One of Botswana’s foremost economists, Dr. Keith Jeffries has said that the slipping of South Africa into third place in the rank of Africa’s most sizeable economies will not have any effect on Botswana. Dr. Jeffries says what happened is simply just a measurement issue, where the rand has depreciated significantly against the dollar hence shrinking the size of the South African economy in dollar terms. “But some sectors of that economy have shown growth,” he emphasized.
Asked if there will be implications for Botswana, Dr Jeffries simply responded; “Not really.” This reporter asked if SACU revenues will shrink given that South Africa is the largest economy and the biggest contributor to the customs union and if the appreciation of the Dollar against the Rand pointed to a bounce back by the world’s major economies, still Dr. Jeffries responded in the negative. He said the customs union was Rand based, and that the depreciation of the Rand against the Dollar did not signal a bounce back by major economies. He further pointed out that a number of factors were responsible for the depreciation, highlighting that the Rand has been on the decline for some time.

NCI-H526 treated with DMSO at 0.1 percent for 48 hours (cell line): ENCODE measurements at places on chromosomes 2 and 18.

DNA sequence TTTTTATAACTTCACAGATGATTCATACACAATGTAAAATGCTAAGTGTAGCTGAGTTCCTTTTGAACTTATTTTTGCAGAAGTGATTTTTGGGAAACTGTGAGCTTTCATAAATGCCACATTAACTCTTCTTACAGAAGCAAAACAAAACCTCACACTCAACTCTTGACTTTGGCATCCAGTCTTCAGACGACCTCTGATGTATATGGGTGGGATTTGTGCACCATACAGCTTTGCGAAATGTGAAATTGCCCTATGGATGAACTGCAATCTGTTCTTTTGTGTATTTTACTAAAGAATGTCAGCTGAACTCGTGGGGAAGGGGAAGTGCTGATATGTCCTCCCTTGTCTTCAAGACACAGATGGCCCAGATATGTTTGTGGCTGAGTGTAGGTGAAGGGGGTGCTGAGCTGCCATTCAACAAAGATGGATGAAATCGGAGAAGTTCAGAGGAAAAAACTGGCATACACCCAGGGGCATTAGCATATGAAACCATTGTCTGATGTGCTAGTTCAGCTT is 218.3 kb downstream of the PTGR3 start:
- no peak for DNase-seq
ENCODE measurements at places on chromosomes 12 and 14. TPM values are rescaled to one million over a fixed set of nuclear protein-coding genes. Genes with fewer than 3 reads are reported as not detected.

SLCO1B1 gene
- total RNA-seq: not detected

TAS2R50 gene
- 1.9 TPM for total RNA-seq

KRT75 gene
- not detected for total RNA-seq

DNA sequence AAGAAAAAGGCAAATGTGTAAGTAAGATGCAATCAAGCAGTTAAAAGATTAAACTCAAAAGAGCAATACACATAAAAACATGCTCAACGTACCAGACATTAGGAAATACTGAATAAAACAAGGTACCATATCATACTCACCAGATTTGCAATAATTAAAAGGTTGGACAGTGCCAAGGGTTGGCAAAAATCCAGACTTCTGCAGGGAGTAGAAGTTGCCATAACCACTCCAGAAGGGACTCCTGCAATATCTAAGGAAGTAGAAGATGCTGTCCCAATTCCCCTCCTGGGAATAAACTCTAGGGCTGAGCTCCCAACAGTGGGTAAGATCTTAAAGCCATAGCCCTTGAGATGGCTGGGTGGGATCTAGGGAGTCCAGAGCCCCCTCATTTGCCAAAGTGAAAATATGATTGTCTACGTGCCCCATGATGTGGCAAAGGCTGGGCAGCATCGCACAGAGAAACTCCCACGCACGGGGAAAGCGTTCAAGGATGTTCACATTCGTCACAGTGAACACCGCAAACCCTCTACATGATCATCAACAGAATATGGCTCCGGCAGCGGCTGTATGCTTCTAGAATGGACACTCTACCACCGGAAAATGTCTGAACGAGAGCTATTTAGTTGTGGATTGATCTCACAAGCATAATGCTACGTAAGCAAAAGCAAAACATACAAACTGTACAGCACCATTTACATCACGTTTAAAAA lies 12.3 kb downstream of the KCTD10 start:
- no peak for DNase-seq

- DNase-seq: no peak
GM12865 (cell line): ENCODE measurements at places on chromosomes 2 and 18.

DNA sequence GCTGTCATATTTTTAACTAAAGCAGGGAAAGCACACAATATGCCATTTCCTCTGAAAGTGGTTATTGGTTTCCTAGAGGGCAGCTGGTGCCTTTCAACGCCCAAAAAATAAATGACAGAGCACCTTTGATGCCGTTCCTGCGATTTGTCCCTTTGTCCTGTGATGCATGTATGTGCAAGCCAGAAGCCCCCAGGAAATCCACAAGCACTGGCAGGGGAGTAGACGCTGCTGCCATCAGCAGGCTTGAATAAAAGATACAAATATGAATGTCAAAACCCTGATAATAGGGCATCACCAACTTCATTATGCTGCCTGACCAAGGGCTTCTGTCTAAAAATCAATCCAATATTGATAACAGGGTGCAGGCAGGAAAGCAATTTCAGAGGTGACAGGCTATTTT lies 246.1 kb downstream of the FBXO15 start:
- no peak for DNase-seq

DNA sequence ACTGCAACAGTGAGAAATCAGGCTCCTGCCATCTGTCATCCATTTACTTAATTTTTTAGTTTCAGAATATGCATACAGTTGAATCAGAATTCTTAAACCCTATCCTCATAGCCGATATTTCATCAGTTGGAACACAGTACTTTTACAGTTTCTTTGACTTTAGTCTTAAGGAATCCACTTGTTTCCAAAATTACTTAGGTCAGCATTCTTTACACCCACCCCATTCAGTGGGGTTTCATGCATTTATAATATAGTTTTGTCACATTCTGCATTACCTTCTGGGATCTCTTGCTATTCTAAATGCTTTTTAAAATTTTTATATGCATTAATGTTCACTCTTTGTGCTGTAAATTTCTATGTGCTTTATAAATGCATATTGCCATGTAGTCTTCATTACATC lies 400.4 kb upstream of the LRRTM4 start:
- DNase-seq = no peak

South Africa lost the top spot in early 2014 after Nigeria rebased its gross domestic product (GDP) data. The International Monetary Fund’s (IMF) World Economic Outlook (WEO) released in mid-April provides a shocking GDP statistics for South Africa, suggesting that the South African economy would grow by a mere 0.6% this year, but also that the country is now only the third largest economy on the continent behind Nigeria and Egypt. ï»¿
According to the IMF, South Africa recorded a decline in the US dollar value of its economy during 2012-15 because of slowing real growth, in local currency terms, as well as depreciation in the value of the rand. The South African currency weakened from an average of R8.20/$ during 2012 to an average of R12.74/$ in 2015, a depreciation of more than 50%. Consequently, the nominal US dollar value of South Africa’s GDP declined by an average of almost 7% per annum over the past four years.